• That even though for some fantasy sports companies, real-money gaming has been allowed by the Supreme Court of India, the Google Play store still does not allow these apps on the Play Store, and thus doesn’t abide by the Constitution of India.
  • That while it would be inappropriate to tell a private company to not charge what it wants to (30%), what is problematic is the forced in-app billing, which disallows apps from using billing mechanisms other than Google’s. There is a charge that many companies also charge for distribution.
  • That the 30% commission is excessive, and given how much Indian companies have to spend on customer acquisition on Google, the demand for 30% for closing the transaction means that Internet companies in India will not be viable.

Google’s Play Store policy changes

  • What is Google forcing upon apps? Google will now enforce its billing system on all apps downloaded from the Play Store, in a bid to collect a 30% commission on all in-app purchases. While this cut is not new, Google is now getting apps to pay up – apps are barred from taking users to in-app browsers or websites to make payments.
  • What purchases will the cut apply to? In-app purchases include app subscriptions, virtual coins, ad-free versions of apps, paid extra lives or characters, etc. Many apps currently bypass Google’s billing system and ask users to directly pay, such as via debit card or UPI.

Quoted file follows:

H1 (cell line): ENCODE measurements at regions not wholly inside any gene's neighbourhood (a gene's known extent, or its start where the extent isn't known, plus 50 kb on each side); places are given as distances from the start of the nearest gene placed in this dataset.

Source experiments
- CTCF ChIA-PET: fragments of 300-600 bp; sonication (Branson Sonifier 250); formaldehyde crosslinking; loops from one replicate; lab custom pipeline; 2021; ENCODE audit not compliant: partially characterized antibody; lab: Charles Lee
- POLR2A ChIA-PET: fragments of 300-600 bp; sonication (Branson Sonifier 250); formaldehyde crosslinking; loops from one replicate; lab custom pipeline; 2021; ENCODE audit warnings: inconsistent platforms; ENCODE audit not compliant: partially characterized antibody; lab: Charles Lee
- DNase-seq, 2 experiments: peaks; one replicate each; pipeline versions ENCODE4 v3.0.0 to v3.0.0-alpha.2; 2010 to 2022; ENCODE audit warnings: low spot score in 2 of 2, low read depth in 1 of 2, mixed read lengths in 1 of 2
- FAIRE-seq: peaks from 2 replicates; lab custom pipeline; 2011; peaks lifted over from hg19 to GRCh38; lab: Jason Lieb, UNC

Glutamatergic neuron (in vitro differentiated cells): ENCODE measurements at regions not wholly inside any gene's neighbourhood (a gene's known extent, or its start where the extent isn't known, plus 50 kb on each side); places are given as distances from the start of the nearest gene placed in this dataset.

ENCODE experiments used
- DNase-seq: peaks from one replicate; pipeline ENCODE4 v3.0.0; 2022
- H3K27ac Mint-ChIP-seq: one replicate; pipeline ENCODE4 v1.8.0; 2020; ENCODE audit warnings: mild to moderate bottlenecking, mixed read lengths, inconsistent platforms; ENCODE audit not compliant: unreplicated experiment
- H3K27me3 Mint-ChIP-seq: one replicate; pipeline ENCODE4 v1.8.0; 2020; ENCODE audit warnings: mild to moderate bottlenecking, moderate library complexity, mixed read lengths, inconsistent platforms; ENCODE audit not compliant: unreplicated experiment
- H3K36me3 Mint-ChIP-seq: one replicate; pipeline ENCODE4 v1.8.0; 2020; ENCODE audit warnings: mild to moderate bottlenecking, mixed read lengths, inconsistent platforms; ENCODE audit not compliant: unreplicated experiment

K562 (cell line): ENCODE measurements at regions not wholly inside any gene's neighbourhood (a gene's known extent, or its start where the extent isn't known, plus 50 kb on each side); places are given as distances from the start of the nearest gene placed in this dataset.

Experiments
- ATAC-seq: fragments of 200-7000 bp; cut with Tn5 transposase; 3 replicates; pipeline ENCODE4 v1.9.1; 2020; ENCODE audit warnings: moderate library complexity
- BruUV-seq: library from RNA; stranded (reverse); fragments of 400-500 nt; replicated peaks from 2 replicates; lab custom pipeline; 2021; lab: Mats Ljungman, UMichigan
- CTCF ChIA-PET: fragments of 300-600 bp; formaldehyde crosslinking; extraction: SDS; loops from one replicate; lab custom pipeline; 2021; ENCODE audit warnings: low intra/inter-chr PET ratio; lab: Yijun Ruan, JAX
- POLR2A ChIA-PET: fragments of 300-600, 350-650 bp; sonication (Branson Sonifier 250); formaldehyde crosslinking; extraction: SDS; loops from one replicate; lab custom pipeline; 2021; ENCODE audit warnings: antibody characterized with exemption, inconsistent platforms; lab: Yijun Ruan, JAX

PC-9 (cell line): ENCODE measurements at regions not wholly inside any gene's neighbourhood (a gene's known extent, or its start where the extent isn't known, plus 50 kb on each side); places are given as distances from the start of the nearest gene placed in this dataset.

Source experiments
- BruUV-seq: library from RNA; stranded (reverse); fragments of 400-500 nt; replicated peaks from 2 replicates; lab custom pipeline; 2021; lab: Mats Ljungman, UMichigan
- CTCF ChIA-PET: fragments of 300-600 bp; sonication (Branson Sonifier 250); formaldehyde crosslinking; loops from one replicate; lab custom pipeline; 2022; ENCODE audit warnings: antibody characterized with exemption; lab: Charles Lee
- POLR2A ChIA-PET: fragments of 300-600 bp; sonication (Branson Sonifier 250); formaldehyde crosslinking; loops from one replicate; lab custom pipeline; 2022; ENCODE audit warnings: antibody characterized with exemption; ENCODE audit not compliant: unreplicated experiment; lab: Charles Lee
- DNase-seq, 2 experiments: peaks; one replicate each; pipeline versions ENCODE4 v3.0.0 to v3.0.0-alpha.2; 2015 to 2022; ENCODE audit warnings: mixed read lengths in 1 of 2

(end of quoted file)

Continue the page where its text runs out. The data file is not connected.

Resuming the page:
• By when do app-makers have to comply? New apps have a few months to comply (January 2021), and existing apps have a year (September 2021). Google said only 3% of apps sell digital goods, and of these, only 3% escaped the cut.
  • Do app-makers have a choice outside of Google? Google has deals with mobile phone manufacturers to pre-install its core apps, Search, Maps, and the Play Store, in exchange for deploying the Android OS. This has made the Play Store de-facto for developers to push their apps, leaving no real alternative, even though Google allows other app stores on Android phones. Google has also reminded everyone that developers can still use alternative payment methods outside the Play Store, such as on another Android app store or through their website – but in front of Google’s dominance, this is hardly a reprieve.